Antibody response against NY-ESO-1 in CHP-NY-ESO-1 vaccinated patients
Article first published online: 2 FEB 2007
Copyright © 2007 Wiley-Liss, Inc.
International Journal of Cancer
Volume 120, Issue 10, pages 2178–2184, 15 May 2007
How to Cite
Kawabata, R., Wada, H., Isobe, M., Saika, T., Sato, S., Uenaka, A., Miyata, H., Yasuda, T., Doki, Y., Noguchi, Y., Kumon, H., Tsuji, K., Iwatsuki, K., Shiku, H., Ritter, G., Murphy, R., Hoffman, E., Old, L. J., Monden, M. and Nakayama, E. (2007), Antibody response against NY-ESO-1 in CHP-NY-ESO-1 vaccinated patients. Int. J. Cancer, 120: 2178–2184. doi: 10.1002/ijc.22583
- Issue published online: 23 MAR 2007
- Article first published online: 2 FEB 2007
- Manuscript Accepted: 18 DEC 2006
- Manuscript Received: 1 NOV 2006
- Ministry of Education, Culture, Sports, Science and Technology of Japan
- Cancer Research Institute, New York
- cancer vaccine;
- antibody response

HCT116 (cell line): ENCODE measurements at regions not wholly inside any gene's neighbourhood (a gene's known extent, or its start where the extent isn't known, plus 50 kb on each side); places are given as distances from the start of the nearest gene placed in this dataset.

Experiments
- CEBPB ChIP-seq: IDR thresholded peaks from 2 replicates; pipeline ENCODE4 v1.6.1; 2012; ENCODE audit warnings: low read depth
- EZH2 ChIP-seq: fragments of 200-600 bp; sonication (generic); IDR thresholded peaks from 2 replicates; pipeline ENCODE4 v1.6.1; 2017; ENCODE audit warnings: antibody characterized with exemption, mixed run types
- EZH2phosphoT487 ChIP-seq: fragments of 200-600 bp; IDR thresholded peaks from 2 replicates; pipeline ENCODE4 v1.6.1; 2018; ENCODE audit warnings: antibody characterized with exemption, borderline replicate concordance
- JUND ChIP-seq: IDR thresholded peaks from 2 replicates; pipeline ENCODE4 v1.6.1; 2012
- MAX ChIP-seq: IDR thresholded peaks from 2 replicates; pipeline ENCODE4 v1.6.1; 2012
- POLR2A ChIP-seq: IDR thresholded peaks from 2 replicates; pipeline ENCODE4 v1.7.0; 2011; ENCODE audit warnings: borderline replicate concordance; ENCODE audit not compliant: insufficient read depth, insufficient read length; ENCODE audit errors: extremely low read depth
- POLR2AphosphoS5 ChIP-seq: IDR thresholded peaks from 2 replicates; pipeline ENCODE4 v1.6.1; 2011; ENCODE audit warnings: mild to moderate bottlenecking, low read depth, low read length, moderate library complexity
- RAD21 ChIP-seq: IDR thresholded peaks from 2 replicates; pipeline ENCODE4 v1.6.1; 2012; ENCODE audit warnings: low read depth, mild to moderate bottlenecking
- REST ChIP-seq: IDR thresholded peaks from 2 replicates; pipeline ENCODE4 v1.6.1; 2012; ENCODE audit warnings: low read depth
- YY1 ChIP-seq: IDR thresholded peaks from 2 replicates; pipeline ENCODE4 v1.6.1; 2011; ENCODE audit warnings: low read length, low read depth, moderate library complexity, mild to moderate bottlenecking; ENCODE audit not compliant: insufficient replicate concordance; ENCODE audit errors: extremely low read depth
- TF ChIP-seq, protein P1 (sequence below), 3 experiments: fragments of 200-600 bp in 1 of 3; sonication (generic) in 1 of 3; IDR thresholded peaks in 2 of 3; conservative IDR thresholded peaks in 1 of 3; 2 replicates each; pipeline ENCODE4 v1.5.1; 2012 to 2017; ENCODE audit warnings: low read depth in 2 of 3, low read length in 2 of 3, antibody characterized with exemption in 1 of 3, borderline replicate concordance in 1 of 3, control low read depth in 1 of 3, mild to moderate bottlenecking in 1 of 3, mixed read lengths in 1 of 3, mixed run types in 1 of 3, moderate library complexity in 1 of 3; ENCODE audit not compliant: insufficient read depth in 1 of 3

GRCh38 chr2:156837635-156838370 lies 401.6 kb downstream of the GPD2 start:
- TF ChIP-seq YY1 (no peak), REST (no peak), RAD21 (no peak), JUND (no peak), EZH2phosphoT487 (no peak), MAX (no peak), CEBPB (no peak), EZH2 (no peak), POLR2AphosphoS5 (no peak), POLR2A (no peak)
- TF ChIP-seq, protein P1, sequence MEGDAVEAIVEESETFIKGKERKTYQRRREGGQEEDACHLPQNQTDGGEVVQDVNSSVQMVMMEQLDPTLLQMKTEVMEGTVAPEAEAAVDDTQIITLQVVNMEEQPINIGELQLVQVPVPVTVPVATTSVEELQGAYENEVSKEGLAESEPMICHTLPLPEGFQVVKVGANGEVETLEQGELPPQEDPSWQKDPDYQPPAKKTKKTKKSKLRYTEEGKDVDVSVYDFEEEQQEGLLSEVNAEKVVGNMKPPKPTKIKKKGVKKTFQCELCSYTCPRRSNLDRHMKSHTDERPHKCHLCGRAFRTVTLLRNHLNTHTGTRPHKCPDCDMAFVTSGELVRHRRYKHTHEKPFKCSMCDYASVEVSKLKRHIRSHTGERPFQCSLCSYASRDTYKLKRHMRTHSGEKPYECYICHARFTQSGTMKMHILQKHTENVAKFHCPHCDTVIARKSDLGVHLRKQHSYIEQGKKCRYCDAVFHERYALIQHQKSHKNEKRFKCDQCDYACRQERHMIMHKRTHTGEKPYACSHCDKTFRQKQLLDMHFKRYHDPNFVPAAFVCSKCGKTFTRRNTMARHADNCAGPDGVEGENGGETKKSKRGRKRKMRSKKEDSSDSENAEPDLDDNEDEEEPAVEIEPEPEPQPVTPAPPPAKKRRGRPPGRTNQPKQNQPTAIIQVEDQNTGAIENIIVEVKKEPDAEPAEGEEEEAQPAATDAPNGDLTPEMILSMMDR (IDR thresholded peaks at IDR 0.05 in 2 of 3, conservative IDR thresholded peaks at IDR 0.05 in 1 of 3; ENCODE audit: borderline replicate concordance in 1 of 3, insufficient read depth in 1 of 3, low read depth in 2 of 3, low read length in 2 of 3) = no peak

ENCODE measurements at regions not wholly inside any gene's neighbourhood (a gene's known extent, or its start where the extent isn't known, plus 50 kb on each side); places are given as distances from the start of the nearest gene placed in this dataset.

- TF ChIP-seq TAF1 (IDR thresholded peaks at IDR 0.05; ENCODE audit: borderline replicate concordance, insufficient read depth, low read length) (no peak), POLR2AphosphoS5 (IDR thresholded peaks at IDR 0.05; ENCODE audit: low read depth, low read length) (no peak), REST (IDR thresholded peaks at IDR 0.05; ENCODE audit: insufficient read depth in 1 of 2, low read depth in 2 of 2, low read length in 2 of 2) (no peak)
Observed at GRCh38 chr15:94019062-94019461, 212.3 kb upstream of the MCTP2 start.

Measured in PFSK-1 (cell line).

NY-ESO-1 specific humoral responses are frequently observed in patients with various types of NY-ESO-1 antigen expressing tumors. In a large proportion of NY-ESO-1 antibody-positive patients of NY-ESO-1-specific CD8 T-cells can also be detected suggesting that monitoring of the NY-ESO-1 specific humoral immune response may be a relevant and more practical surrogate for estimating the overall immune response against NY-ESO-1 in clinical vaccine studies. We have immunized 9 cancer patients with full length NY-ESO-1 protein formulated with cholesterol-bearing hydrophobized pullulan (CHP-NY-ESO-1) and investigated the humoral immune responses against NY-ESO-1. Seven patients were NY-ESO-1 antibody-negative and 2 patients were positive prior to vaccination. Vaccination with CHP-NY-ESO-1 resulted in the induction or increase of NY-ESO-1 antibody responses in all 9 patients immunized. Epitope analysis revealed 5 regions in the NY-ESO-1 protein molecule that were recognized by antibodies induced after vaccination. The 5 regions were also recognized by antibodies present in nonvaccinated, NY-ESO-1 antibody-positive cancer patients. A peptide spanning amino acids 91–108 was recognized in 6 out of 9 vaccinated patients and in 8 out of 9 nonvaccinated, sero-positive patients, being the most dominant antigenic epitope in NY-ESO-1 for antibody recognition in cancer patients. In conclusion, we showed that CHP-NY-ESO-1 protein vaccination had a potent activity for inducing humoral immune responses against NY-ESO-1 antigen in cancer patients. The antigenic epitopes recognized by antibodies in the vaccinated patients were similar to those recognized in cancer patients with spontaneous humoral immunity against NY-ESO-1. © 2007 Wiley-Liss, Inc.